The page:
US Family Farms: Helping or Hurting?

Climate change will have huge impacts on family farms – for both better and worse – in coming years

Small family farms today stand to be most hurt, or have the opportunity for significant gain, from the effect of climate change, as exemplified by a small family farm in western Wisconsin, Quality Grain Services (pictured above). Small to Mid-size family farms, making up 95% all farms in the US and operating 69% of the farmland[1], continue to play a large role in the US agriculture industry, an industry that has been proven to significantly contribute to greenhouse gas emissions. In fact, 8% of US greenhouse gas emissions in 2013 were from agriculture[2].

Farms today have experienced the effects of climate change – for QGS 2011-2014 farm income was extremely low due to poor yields with significant variations in weather each year[3]. More broadly, in 2008 flooding from the Mississippi River caused $8 billion dollars in farm losses[4]. In the West we have seen droughts continue for many years, and the list could continue to areas in the South and Northeast. The amount of cropland insurance has tripled since 1989, and 2011-2013 was the first time the government crop insurance program was tapped for the full government payment allocations[5].  From changing weather patterns to more extreme weather the impact is disastrous for small farms, such as QGS, whose livelihood is dependent on sustainable crop production. These effects will have a compounding effect, as previously efficient methods to adopt such as irrigation will become ineffective as water sources dry up and water shortages become common. In addition to problems with water supplies and increasingly erratic weather, pests and weeds effecting crops will become a problem as new pests move north or south with changing temperatures. QGS has seen this in the increased need for pesticides over the past three years, without which the corn and soybean crops would surely have lower yields.

The combination of these effects almost surely will result in decreasing productivity in the future, something that QGS has begun to adapt to. One category of adaptation has been around changing how crops are grown to decrease costs while maintaining high yields. These actions have included a higher usage of no-till farming, which takes less energy and labor while also disturbing the ground less, and the use of crop rotation to infuse nutrients in the soil. Improvement in soil nutrients is critical in the face of climate change as “healthier” soil is used to increase yields and reduce how susceptible crops are to pests/weeds[6]. Finally, precision agriculture has been employed to more efficiently apply fertilizer and pesticides in individual fields through GPS systems. This is a change from the previous broad stroke, excess application which is more costly and results in more greenhouse gas emissions being released into the atmosphere[7].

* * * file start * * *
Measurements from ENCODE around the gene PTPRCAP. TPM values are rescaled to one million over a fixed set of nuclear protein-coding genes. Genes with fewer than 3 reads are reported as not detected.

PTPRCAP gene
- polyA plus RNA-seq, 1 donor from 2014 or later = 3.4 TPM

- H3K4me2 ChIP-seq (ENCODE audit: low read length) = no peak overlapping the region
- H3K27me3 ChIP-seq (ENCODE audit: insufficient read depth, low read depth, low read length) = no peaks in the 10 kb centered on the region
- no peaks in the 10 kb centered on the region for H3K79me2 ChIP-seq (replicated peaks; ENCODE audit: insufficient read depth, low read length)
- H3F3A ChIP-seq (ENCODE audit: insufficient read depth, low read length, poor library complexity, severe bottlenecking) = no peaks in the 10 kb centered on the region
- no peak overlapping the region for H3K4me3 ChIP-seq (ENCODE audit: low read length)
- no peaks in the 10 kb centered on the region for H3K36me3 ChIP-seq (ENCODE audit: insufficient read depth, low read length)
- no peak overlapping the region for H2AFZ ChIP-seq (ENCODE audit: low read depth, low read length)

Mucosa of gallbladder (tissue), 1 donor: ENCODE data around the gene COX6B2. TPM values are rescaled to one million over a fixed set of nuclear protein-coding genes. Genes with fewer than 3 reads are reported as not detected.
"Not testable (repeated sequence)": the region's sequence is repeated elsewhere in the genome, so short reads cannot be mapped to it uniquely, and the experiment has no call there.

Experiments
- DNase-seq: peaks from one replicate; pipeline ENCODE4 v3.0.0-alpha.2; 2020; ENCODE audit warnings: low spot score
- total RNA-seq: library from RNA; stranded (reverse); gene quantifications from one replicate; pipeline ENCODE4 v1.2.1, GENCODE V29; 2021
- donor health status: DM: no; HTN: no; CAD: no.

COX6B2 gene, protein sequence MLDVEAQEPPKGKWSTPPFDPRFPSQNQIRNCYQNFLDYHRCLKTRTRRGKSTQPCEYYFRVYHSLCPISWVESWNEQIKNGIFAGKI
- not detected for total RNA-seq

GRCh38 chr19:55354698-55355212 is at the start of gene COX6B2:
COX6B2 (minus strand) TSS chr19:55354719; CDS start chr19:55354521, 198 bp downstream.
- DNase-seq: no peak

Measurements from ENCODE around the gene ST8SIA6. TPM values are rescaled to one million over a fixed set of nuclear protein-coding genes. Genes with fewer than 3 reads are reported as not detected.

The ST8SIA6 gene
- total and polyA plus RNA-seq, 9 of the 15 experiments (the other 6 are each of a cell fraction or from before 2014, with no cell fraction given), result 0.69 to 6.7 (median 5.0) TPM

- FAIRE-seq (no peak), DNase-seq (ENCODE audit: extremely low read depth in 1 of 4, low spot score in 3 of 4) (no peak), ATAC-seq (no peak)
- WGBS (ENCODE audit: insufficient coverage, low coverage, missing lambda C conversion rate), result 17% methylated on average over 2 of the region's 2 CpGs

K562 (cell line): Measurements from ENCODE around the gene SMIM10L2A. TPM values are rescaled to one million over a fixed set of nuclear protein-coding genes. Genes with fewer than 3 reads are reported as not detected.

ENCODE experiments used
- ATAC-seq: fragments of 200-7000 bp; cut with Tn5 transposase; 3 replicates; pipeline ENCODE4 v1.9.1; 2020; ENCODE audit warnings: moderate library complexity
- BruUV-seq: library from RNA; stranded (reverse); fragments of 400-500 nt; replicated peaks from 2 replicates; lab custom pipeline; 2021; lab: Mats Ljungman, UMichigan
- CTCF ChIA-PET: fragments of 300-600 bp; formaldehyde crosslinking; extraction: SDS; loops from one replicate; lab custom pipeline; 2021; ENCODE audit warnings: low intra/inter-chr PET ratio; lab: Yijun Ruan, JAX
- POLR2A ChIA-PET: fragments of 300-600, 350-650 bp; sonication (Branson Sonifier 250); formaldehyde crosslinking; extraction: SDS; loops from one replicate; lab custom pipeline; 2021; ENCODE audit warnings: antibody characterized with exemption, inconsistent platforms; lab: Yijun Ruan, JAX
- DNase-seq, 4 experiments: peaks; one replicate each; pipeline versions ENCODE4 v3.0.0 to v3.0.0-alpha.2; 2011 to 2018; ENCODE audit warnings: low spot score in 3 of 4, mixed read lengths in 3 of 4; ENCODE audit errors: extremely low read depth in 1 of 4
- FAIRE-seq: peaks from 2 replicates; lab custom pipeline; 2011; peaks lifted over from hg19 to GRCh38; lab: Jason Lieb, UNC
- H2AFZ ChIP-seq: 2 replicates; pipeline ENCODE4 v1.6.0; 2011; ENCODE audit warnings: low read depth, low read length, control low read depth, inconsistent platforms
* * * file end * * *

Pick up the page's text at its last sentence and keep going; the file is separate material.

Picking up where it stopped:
However QGS, and most family farms, are not doing enough to minimize the impacts of climate change and what it means for their livelihood. Irrigated land has been proven to provide higher yields than many other farming methods – 40% of crops produced globally come from 16% of irrigated agriculture land[8], but innovations in how irrigation is done will be necessary as water becomes more scarce. The use of fertilizer and pesticides continues to increase but new methods are being tested by small farms around the world, such as in Guatemala where farmers grew vegetables in corn and soybean fields to fight diseases and increase soil nutrients instead of using chemicals[9]. Additionally, organic farming methods that do not use fertilizers emit 40% fewer greenhouse gases, while receiving a market premium (although organic farm yields are generally lower) [10]. Even small changes contributing to a decrease in fossil fuels, such as selling corn to local ethanol plants and decreasing transportation costs, can be seen as positive changes being made by small farms that should continue. While change will be difficult, the examples above show how small farms are uniquely positioned to be innovators in the agriculture industry and that they can become leaders in adapting to climate change. These differences in the long-run also make business sense by saving on farm inputs, as well as energy and labor costs. Farms across the country need to look at this as an opportunity to move quicker and more nimbly than large, corporate farms, rather than be pushed out of farming by the impact climate change will continue to have.